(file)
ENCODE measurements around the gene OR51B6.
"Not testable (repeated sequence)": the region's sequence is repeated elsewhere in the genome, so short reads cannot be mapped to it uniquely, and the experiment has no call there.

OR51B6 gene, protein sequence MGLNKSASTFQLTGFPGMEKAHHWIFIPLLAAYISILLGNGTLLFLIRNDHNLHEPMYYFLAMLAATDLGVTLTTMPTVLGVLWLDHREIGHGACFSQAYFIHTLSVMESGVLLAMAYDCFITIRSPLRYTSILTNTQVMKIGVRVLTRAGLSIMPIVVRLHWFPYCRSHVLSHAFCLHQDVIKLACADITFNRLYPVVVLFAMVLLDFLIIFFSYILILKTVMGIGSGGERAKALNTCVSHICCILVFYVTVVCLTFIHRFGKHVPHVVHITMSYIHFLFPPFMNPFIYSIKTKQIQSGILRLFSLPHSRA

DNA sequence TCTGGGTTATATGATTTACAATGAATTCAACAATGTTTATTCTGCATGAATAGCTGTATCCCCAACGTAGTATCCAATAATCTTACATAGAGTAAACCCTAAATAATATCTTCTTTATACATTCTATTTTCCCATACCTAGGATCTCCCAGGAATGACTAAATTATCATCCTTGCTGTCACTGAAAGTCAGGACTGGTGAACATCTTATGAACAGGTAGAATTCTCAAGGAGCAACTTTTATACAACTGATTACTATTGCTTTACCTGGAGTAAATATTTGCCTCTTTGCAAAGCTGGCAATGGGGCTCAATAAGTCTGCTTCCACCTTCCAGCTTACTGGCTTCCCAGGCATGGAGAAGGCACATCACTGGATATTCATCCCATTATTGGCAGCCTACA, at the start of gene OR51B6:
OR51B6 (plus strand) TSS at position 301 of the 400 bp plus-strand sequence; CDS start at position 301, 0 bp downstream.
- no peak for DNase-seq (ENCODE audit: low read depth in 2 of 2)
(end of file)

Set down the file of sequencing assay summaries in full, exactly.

ENCODE measurements around the gene OR51B6.
"Not testable (repeated sequence)": the region's sequence is repeated elsewhere in the genome, so short reads cannot be mapped to it uniquely, and the experiment has no call there.

OR51B6 gene, protein sequence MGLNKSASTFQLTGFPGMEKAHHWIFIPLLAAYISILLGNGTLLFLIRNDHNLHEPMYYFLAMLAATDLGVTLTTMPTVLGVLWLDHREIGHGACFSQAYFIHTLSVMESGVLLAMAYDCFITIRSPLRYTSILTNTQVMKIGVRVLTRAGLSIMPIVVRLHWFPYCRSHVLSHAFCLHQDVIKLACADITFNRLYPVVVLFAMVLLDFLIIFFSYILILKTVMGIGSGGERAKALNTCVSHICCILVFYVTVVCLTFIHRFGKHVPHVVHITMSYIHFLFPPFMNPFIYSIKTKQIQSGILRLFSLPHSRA

DNA sequence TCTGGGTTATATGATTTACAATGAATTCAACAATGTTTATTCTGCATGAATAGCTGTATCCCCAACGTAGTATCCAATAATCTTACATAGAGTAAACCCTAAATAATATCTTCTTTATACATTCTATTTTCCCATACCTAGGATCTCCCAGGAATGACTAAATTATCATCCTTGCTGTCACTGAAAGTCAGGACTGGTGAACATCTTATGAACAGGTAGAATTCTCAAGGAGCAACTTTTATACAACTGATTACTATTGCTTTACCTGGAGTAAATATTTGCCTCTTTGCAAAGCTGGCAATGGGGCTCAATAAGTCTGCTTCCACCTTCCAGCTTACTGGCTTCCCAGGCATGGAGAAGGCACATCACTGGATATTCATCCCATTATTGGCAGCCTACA, at the start of gene OR51B6:
OR51B6 (plus strand) TSS at position 301 of the 400 bp plus-strand sequence; CDS start at position 301, 0 bp downstream.
- no peak for DNase-seq (ENCODE audit: low read depth in 2 of 2)